A singular figure not only in the history of queer filmmaking but of art itself, Derek Jarman made bold, idiosyncratic films that challenged prevailing aesthetic conventions while also becoming improbable box-office successes in his native England. A trained painter who broke into filmmaking designing sets for Ken Russell’s The Devils and Savage Messiah, Jarman began making his own moving image pieces with Super 8 in the 1970s. By the time of his landmark, color-field final film Blue (1993), Jarman was responsible for a one-man, fringe vanguard.
Shot on a shoestring budget and starring such future screen stars as Tilda Swinton (a fixture in Jarman’s work) and Sean Bean, Caravaggio is far from a traditional biopic. An unconventional portrait of a flesh-and-blood Caravaggio, as recounted by the painter from his death bed, the film pays tribute to his sumptuous visual élan while also delving into allegations of crime and blasphemy. Shot entirely in an abandoned warehouse and bathed in the painter’s signature palette, Caravaggio is an elegiac testament to the conflicts between artistic compulsion and private desires. “Jarman’s crowning achievement . . . In every sense a labor of love, Caravaggio evokes both the artist’s imagined underworld milieu and, in a series of extraordinary tableaux, the dramatic chiaroscuro of his art.”—J. Hoberman.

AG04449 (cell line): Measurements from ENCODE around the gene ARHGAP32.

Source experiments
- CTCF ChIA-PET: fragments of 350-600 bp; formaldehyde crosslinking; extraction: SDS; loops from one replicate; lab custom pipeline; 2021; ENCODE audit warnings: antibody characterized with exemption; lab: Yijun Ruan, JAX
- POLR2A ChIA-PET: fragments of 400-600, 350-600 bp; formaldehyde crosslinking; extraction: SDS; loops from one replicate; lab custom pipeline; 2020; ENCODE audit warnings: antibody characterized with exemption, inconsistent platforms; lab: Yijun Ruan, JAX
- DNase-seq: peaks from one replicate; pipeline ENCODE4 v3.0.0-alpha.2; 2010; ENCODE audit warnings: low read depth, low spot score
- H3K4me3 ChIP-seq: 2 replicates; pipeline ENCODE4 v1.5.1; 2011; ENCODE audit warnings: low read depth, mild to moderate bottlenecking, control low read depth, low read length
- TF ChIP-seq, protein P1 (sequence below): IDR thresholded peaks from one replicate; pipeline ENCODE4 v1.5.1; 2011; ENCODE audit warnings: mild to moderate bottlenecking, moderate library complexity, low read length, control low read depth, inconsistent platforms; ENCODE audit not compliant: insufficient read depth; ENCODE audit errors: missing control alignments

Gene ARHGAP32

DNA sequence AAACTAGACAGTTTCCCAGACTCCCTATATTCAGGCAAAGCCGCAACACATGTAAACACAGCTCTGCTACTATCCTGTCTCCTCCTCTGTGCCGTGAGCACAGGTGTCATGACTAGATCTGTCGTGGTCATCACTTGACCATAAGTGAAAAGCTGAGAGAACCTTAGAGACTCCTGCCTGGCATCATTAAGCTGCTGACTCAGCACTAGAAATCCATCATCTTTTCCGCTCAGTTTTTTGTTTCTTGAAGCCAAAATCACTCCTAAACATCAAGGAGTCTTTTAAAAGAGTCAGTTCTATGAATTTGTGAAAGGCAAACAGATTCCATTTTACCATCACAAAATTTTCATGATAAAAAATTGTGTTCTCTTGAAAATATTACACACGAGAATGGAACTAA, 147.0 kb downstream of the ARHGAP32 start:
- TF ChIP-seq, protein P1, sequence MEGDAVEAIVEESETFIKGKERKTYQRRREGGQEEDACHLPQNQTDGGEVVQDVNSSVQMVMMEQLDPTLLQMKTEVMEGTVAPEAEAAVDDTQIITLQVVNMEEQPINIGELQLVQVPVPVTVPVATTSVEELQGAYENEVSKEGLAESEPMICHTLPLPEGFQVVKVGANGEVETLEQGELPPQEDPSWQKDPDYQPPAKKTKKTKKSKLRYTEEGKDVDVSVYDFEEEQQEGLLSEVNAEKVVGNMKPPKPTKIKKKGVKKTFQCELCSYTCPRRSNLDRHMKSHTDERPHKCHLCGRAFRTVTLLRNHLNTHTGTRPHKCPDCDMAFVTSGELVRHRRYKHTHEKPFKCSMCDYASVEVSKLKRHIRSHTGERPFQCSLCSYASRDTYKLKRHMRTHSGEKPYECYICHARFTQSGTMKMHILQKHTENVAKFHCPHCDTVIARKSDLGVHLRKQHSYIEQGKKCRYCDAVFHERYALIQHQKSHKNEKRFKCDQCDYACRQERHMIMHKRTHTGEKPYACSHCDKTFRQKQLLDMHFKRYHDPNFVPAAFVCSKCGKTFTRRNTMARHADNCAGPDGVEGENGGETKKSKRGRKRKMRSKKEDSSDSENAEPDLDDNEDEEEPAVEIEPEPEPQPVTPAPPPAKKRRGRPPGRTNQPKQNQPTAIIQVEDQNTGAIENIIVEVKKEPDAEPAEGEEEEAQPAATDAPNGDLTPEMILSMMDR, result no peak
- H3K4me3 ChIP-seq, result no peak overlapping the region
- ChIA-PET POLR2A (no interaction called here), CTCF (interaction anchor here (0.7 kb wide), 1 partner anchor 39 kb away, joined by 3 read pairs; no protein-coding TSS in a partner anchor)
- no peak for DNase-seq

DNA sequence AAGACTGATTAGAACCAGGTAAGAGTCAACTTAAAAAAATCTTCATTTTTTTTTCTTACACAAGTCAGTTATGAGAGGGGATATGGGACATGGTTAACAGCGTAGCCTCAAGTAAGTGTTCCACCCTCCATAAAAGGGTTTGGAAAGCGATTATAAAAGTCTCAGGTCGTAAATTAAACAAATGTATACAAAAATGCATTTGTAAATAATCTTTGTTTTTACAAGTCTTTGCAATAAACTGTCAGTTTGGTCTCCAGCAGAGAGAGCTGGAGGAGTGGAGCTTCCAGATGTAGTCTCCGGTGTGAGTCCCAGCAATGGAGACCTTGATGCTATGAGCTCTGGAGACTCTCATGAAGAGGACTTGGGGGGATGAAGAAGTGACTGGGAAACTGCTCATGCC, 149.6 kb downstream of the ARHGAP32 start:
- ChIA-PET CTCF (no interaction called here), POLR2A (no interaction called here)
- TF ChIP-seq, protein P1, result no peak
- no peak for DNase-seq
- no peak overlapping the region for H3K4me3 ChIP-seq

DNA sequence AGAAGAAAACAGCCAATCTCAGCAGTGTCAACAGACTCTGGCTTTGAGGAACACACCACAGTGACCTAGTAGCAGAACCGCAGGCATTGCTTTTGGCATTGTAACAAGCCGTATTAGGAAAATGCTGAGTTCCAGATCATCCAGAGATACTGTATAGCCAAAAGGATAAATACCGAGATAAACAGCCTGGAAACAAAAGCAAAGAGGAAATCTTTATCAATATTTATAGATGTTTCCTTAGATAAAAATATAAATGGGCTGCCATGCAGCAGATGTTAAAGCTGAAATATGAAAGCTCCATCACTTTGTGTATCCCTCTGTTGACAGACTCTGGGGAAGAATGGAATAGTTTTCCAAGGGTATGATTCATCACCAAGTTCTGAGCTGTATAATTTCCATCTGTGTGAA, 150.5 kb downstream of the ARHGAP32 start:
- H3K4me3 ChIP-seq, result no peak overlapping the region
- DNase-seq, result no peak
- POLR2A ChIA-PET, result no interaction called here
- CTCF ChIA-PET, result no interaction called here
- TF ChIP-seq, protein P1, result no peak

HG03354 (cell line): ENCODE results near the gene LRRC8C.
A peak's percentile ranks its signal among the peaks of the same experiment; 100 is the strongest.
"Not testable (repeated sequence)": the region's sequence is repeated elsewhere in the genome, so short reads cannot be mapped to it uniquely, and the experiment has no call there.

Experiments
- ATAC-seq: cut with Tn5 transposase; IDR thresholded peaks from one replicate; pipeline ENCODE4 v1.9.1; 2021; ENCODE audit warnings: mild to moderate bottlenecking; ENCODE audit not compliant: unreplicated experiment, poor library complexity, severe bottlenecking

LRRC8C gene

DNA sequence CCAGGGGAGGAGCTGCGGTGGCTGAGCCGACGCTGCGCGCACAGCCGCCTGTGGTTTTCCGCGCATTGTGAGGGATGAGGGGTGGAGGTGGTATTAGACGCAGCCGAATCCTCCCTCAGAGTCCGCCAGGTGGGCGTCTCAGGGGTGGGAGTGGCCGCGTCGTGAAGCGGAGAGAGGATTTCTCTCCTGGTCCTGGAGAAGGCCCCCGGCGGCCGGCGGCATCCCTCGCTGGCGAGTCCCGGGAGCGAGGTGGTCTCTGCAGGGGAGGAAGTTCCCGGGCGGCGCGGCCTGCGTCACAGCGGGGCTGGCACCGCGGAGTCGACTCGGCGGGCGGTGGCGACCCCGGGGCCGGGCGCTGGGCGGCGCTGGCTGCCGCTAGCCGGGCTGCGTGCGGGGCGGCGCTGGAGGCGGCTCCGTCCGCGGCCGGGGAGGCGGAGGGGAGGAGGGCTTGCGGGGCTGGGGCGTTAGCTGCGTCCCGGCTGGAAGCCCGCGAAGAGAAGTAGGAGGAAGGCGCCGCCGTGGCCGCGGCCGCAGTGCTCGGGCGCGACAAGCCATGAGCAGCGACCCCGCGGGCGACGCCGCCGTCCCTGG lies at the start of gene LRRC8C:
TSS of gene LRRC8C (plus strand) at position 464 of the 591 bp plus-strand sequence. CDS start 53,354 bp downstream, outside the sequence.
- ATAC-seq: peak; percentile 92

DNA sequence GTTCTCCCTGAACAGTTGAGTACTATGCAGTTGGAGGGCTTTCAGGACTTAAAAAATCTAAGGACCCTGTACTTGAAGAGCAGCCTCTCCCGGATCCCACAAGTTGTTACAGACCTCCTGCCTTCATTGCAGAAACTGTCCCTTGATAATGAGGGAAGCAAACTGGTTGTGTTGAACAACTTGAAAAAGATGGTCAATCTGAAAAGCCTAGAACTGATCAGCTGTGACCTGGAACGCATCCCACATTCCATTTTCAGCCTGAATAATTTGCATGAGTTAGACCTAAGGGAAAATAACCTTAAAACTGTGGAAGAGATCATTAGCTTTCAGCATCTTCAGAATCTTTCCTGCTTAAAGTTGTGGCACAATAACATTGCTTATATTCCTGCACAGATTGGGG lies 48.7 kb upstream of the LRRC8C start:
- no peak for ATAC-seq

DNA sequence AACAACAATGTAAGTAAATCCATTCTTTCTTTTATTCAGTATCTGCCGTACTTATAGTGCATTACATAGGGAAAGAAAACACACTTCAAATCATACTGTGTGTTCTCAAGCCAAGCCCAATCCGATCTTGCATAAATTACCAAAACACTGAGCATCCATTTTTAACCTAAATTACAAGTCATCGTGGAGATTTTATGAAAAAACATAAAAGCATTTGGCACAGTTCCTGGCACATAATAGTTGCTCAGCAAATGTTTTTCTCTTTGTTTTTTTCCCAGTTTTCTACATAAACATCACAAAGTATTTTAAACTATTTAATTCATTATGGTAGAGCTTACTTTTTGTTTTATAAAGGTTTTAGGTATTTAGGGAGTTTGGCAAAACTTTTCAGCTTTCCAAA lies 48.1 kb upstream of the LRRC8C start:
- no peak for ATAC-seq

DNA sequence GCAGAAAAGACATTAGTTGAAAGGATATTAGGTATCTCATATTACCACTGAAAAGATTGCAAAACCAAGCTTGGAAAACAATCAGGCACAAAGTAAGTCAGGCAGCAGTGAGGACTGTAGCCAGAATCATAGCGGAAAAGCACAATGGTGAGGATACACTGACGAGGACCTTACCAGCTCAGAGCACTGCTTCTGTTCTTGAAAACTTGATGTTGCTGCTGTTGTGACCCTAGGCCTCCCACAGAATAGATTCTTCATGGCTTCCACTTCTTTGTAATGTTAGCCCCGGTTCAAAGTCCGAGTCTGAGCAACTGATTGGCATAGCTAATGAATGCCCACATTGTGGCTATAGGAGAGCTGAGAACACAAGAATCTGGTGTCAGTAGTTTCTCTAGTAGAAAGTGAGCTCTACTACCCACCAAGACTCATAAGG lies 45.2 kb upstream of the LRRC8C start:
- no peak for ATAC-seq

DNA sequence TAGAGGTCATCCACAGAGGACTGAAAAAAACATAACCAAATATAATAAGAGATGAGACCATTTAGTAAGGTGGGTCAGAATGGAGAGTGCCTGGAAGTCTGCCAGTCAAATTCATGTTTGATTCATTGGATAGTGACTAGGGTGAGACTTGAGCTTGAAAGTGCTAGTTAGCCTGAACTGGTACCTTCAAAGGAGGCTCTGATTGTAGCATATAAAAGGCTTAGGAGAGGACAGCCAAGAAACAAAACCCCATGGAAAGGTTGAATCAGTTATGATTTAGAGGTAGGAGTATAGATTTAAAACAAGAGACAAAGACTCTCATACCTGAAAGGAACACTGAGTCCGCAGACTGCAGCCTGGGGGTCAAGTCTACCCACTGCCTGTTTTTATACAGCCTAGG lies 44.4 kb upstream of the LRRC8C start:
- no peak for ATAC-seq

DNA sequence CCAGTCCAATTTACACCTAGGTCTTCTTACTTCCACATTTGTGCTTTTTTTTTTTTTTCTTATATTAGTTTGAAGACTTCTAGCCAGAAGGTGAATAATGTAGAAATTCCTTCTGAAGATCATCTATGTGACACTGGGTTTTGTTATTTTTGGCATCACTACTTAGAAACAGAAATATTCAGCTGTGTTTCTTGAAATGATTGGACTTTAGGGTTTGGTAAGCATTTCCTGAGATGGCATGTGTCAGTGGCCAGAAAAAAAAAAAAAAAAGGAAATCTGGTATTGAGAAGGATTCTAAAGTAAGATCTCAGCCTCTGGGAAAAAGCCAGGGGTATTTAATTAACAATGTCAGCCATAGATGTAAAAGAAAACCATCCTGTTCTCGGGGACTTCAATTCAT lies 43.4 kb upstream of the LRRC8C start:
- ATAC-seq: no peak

Bing Theater | $5 admission | Tickets: 323 857-6010 or purchase online.